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Teri Lanza

Teri Lanza
Editorial Director
tlanza@vpico.com

New Contender: Storage By Mail

By Teri Lanza Comments
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Clarification: After this blog post went live on April 8, I received a gracious e-mail from Dan Hughes, co-founder of Storage By Mail. He explained that his service initially launched in 2005, before Storage By the Box. It was later expanded and relaunched, which has created a bit of confusion.

"We actually opened for business in 2005 when I was running the company as what can best be described as a hobby project," Dan wrote. "I tinkered with the business model, built relationships with the USPS, figured out operational logistics, and served a small number of customers from throughout the USA. Eventually I realized I was onto something big and I set about relaunching the company. It was our relaunch that I usually cite in the press as our official launch date."

My apologies to Dan and Storage By Mail for the error.  

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There was a time when self-storage operators debated heatedly over the issue of mobile storage. Did it pose a threat to their businesses? Was it cutting into their market share? Should self-storage businesses add the service? Would it help them increase revenue and expand their customer base, or was it too complicated a business model to incorporate without needless headache and expense?

These days, it seems mobile storage and self-storage live, if not happily, then with civility, side by side in the same markets. But now enters a new storage contender to the ring, one that also promises customer convenience and efficiency and doesn’t require the user to rent a moving truck or load and unload boxes: storage done through the mail.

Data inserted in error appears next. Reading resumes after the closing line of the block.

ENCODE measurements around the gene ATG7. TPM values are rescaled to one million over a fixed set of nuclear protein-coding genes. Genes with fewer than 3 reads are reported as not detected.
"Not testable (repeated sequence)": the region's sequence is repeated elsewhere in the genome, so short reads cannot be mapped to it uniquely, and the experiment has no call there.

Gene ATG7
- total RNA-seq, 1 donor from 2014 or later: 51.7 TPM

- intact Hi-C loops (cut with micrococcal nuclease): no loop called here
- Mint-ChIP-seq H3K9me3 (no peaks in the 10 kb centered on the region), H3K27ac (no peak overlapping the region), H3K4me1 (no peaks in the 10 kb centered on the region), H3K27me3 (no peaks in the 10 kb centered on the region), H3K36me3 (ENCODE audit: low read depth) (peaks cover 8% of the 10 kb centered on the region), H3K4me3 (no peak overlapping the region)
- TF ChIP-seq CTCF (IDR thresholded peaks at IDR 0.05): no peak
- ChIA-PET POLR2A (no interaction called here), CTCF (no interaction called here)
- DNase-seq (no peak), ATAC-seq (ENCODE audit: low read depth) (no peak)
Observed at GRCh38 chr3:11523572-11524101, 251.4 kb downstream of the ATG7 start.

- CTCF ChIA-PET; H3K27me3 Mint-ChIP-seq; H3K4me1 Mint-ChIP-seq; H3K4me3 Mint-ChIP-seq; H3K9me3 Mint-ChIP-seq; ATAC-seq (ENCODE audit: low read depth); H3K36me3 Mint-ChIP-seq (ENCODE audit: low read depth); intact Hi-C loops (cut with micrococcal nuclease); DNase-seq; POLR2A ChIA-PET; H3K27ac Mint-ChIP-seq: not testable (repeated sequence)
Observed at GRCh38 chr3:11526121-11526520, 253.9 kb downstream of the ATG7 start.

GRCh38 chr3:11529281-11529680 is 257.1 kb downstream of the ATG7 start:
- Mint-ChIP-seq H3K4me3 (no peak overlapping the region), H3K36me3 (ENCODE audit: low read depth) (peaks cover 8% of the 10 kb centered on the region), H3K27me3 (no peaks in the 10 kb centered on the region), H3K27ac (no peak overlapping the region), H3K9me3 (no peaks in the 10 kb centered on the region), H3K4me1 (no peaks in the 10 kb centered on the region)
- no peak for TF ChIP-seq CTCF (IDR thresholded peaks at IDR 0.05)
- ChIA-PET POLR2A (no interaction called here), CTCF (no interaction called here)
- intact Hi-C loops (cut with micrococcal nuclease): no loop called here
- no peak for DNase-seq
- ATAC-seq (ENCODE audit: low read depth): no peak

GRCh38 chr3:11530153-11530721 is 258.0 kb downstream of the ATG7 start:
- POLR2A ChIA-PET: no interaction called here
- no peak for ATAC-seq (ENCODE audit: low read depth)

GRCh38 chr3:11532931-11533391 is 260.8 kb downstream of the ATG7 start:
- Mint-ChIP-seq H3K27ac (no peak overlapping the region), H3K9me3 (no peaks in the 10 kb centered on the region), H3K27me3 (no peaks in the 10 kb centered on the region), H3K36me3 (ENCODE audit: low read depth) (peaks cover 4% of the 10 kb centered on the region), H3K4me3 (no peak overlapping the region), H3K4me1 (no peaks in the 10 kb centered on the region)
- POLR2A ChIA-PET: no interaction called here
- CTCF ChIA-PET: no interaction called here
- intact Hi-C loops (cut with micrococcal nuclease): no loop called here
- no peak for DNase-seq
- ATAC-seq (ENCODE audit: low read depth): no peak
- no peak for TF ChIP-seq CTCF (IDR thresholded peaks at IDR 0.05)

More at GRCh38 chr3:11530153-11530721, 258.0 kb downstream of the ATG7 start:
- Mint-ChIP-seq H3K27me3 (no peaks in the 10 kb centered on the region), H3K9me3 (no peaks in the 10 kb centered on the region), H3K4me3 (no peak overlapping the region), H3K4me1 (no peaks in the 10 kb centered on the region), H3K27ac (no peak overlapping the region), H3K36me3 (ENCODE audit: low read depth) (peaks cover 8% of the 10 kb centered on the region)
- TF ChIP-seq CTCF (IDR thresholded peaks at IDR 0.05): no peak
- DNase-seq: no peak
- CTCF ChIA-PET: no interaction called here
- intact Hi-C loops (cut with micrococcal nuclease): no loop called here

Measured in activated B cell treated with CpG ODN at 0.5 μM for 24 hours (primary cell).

The product emerged last year when Phil Murphy launched Storage By The Box, a ship-and-store, by-the-box storage option that allows customers to ship and retrieve boxes through a secure online portal. Users pack and photograph their belongings, note the contents of each box, and schedule a pickup through the website. The company provides free boxes, packing materials and FedEx shipping.

Phil and his father, Jack, visited the ISS booth during the Inside Self-Storage World Expo in Las Vegas, March 2010, just after the service had been launched. They showed me an online demonstration, and I had to admit the product’s appeal. It seemed seamless and easy. But I thought it would be a one-off launch, not anything to rival self-storage. Even still, the service has now been featured through an impressive list of media outlets including ABC News and the Chicago Sun-Times. This past winter, Phil was named Young Entrepreneur of the Year as part of The Business Ledger's Entrepreneurial Excellence Awards.

Now there’s a new competitor on the scene, Storagebymail.com, based in Jersey City, N.J. According to an article on MYFOXNY.com, the aim of the business is to “take the ‘self’ out of self-storage.” Co-founded by Daniel Hughes, who claims he found inspiration in the Netflix DVD-delivery service, Storage By Mail operates on the same premise as Murphy’s venture, with users shipping boxes to a large warehouse.

Hughes struck a deal with a New York distribution center to send and receive boxes via the U.S. Postal Service. His most popular plan costs $49 per month and allows the renter to store 10 boxes. Users can ship any size box accepted by USPS. Plans include free shipping in both directions, up to $25 per box. And Storage By Mail boasts its own budding list of media coverage, having been highlighted in Inc. Magazine in addition to Fox news.

Certainly Storage By Mail is competition for Storage By the Box, but does either service represent competition for self-storage? Might more of these by-the-box storage outlets be on the horizon? Would you yourself use a ship and store option? Let me know your take by commenting on the blog.

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